For whatever reason, when I send a friend (non developer) a program that I make in cocos, he can’t run it. I think I’ve pinned the issue to the program being built in win32 when his computer has a 64 bit OS.
I’m wondering how to build cocos in 64 bit so that I can send him my programs. I haven’t really explored cocos’ command line and I’m ignorant to most of what cocos can do, so any help is appreciated.
I’ve included all required dependencies, including all cocos libraries, VCRUNTIME140d, VCRUNTIME, and ucrtbased. Please see below:
I’ve done a bit more research and found that a friend of mine was able to run the program on a windows 7 PC. The SDK being used in the VS project is the windows 7 SDK, and for some reason i cannot change the version to windows 10. Is there something specific I need to do? (As of this post I am editing the topic title)
VCRUNTIME140d.dll is a debug DLL, which is not meant for re-distribution at all. By including all dependencies, do you mean you’ve bundled up all the extra DLLs you found are required (did you use Dependency Walker?). If so, you really shouldn’t be doing this, and you should simply install the required Visual Studio runtime. The 140 version is the VS2015 C++ Runtime, but I think MS now merged VS2015, 2017 and 2019 runtimes into one, which you can find here:
First things first: I built the program in release, I was just never sure which version of VCRUNTIME to include so I put both of them into the folder with the game’s exe, the resources folder and the cocos libraries.
Secondly, the friend that I mentioned in my previous post did not have to download the runtime that you linked. The dll’s I had given them were sufficient, and they were able to run my game perfectly fine.
my version of cocos is : 3.17.1
I am using the latest version of VS community 2017 (15.9.13)
I created the project using an executable called “CocosProjectCleaner.exe”
I am not entirely certain on how this executable works, but when it was done running it had made a visual studio project for me and copied / created a bunch of folders for me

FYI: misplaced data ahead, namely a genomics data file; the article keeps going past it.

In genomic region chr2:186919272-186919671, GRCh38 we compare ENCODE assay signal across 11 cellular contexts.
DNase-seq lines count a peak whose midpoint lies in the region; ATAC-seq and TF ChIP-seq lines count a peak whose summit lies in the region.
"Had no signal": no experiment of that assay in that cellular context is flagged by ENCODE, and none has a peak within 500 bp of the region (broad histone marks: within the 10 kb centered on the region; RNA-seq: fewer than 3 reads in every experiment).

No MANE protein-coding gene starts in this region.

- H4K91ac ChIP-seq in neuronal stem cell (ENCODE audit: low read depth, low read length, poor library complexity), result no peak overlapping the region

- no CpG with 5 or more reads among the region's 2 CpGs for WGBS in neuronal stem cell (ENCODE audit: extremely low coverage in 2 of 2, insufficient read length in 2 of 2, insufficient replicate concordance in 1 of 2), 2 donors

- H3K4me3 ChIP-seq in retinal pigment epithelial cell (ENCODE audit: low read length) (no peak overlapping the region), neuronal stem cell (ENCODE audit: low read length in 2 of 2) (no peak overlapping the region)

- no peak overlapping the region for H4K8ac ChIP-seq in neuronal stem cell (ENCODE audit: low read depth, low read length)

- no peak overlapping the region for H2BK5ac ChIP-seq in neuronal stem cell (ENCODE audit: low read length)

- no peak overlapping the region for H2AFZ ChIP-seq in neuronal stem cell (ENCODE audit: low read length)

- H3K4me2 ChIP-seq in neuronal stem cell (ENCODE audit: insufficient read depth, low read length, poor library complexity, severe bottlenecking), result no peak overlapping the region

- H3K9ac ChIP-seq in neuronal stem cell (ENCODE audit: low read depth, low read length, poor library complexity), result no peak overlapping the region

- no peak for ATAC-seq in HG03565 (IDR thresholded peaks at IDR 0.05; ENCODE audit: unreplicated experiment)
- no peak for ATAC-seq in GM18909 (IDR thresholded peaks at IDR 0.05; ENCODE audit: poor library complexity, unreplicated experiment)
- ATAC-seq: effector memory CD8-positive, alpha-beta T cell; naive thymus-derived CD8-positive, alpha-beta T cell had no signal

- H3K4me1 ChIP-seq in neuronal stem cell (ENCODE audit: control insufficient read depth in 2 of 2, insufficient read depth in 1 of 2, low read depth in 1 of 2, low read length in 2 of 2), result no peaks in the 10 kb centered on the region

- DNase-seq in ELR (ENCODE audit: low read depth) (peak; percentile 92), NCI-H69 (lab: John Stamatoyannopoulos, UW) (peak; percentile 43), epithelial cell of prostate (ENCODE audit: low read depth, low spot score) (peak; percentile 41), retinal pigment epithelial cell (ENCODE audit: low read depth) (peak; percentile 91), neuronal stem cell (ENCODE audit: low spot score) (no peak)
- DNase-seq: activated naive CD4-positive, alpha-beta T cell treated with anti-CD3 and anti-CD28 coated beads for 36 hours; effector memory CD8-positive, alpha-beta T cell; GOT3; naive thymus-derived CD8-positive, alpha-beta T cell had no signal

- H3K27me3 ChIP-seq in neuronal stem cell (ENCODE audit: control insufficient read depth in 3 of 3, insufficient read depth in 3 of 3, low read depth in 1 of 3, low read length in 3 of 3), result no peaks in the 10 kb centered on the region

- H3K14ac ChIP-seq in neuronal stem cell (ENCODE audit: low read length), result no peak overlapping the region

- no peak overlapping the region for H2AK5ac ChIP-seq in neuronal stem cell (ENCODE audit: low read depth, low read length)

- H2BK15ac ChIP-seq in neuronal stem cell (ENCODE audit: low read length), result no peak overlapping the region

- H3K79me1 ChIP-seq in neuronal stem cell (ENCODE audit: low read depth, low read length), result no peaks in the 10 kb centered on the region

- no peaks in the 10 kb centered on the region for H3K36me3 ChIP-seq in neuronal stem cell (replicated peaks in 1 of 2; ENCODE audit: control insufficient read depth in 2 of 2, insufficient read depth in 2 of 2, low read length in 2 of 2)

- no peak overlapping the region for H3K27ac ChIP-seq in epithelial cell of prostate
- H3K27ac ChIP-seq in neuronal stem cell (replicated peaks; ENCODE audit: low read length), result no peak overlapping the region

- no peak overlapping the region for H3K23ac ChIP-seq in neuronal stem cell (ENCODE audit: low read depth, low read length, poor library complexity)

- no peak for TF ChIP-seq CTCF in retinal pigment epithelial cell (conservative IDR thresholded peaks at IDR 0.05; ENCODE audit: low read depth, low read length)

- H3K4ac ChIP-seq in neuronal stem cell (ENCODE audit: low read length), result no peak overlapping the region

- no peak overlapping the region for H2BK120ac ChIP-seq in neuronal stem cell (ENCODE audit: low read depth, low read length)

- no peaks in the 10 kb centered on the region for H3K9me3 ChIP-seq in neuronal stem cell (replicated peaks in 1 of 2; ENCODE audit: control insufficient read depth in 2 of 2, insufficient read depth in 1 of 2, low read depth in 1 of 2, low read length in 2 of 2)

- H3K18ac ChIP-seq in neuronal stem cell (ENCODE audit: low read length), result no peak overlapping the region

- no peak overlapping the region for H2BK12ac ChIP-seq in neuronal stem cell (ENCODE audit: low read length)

It is an executable that does exactly as I’ve described. If this is the root of the problem, than can someone point me in the right direction when it comes to making a cocos project in visual studio normally? Do I have to use CMake?
Alright well, with that being said, I guess I should create a new cocos project now. I’m guessing I either have to use CMake or the command line? Again im very new to this part of cocos, so please forgive me for asking potentially obvious questions
You really should avoid copying those Microsoft VC++ runtime DLLs into your project, regardless of what advice you may see posted online. The MS VC++ re-distributables are made for this specific purpose, which is what you should be including with your application, and the installer you create can take care of installing it along with your application if required (most of the time it’ll already be installed as a dependency by another app).
Also, I have no idea what CocosProjectCleaner.exe is. What is the purpose of the application?
I have now realized my mistake. The underlined portion of the picture shows that the VS runtime being used was apparently by default set to windows XP. I’ll do some more testing on my friend’s computer and come back with results now that I know this.
That executable was given to me by a friend, and I don’t know the origin
If you add the DLLs into the release folder, and there are issues discovered within the MS DLLs (security issues/incompatibilities etc), then the only way the user gets those updates is if you release a new version of your application. If you install the VS C++ runtime provided by MS, then the user can receive critical updates to it automatically via Windows Update.
I feel like at this point I should change the name of the thread again, so I will do so.
Here’s a picture of the planned deployment folder.
Once again, the error my friend gets is 0xc000007b. The program is now built in the windows 10 SDK in the win32 configuration, my friend’s computer is running a 64 bit version of windows, and I will be working on the aforementioned installer soon.
Is there absolutely anything that I am doing wrong here? (Besides including the VCruntime, I’ll fix that when I make the installer) I tried including the four dll’s mention in the post that @R101 linked earlier, and sadly nothing changed. Any responses are appreciated.
The fact that you are running a Win32 app on Windows 10 64Bit is not an issue, so don’t focus on it. There is something going on with your friend’s PC, because 0xc000007b is a very generic error condition, and it could mean many different things, including corrupt files on that PC, whether it be Windows files, C++ runtime files or even a virus scanner causing the issue.
Any chance you could get your friend to install VS2017 (or VS2019), and then build and run the release version on that PC to try to catch the issue. Read the info here for how to debug a release version.